Pam Peterson reflects on life lessons and public office

By Patrick B. McGuigan

Published: 05-Feb-2010

State Rep. Pam Peterson, chairman of the House Human Services Committee, has been in legislature since early 2004. A native of New York, she came to Tulsa to attend school at Oral Roberts University, where she met the man she eventually married.

When this reporter arrived to interview Peterson in her Capitol office, a woman who has worked for many years at the Department of Human Services was just leaving. That visitor spent a few minutes describing how grateful she was for work the Republican did awhile back on child support enforcement issues.

When the visitor departed, Peterson was asked about the matter she had mentioned. Peterson explained, “We worked on a child support enforcement mechanism, to create a court liaison program statewide. The problem in those situations is not always the father, but that is common.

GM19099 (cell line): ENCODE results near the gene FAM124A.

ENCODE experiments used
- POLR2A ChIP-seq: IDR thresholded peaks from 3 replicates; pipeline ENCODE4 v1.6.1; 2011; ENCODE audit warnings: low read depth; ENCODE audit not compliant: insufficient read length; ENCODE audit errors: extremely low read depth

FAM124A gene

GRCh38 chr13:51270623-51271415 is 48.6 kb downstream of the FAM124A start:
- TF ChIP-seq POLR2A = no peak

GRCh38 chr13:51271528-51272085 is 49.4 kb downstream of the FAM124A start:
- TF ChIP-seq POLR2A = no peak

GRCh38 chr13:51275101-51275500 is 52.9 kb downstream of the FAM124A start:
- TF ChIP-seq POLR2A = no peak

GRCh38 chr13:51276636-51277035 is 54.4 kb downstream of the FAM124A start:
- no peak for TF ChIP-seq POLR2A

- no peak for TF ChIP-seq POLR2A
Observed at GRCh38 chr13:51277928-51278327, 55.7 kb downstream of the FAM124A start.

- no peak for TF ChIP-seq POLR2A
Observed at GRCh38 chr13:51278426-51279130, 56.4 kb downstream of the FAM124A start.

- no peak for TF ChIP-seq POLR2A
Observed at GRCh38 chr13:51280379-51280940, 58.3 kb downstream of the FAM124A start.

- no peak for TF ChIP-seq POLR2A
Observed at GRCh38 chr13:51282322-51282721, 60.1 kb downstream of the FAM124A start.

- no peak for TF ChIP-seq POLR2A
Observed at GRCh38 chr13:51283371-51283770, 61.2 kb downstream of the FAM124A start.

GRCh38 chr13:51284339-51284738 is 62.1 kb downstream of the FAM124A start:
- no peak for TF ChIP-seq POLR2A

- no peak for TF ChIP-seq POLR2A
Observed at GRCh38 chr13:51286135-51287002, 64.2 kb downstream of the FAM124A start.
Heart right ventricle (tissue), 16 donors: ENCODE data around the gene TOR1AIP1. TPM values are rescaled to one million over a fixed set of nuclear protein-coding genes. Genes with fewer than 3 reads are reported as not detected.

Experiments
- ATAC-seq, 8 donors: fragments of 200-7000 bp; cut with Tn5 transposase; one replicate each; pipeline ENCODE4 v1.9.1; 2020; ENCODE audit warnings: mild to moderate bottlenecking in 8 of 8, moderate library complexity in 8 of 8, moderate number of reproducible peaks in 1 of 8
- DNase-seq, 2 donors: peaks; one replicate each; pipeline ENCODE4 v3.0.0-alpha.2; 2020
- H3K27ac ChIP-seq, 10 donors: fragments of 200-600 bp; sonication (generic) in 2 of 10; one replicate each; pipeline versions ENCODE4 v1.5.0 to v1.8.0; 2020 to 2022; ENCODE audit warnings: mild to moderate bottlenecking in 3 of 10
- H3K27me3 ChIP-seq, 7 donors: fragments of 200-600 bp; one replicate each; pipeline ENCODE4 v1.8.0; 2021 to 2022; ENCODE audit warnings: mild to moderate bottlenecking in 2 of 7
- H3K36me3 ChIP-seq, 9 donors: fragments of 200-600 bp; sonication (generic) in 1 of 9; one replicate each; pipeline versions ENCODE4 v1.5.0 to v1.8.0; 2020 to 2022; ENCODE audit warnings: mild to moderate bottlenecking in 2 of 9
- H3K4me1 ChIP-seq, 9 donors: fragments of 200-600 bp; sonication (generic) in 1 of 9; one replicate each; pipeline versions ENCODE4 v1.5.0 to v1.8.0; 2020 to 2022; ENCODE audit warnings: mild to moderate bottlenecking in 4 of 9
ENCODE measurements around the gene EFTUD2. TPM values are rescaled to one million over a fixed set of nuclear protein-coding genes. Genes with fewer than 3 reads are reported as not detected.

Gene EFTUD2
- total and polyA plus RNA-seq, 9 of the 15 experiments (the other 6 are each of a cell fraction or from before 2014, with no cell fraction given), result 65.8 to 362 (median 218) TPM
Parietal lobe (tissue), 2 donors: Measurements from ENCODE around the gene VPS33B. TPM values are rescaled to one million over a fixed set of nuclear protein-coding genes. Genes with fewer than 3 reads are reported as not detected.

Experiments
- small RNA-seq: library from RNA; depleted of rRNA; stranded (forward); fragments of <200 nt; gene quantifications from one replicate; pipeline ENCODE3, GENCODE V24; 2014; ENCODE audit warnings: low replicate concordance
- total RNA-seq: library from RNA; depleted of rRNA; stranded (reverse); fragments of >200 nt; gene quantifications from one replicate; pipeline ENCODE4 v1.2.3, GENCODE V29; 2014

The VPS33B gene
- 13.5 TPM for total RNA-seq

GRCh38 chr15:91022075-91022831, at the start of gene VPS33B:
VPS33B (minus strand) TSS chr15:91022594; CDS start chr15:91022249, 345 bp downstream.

“In situations where the non-custodial parent is headed for jail, the possibility exists that a child and the custodial parent will lose their means of support. The system I helped create by working with others is somewhat like a drug court, in providing an alternative to jail but with strict judicial and professional supervision.

“It’s not an unaccountable system, but one where the person providing support is diverted from imprisonment. They are accountable to a caseworker to keep on track with employment, and to have that money go to support their child as a priority.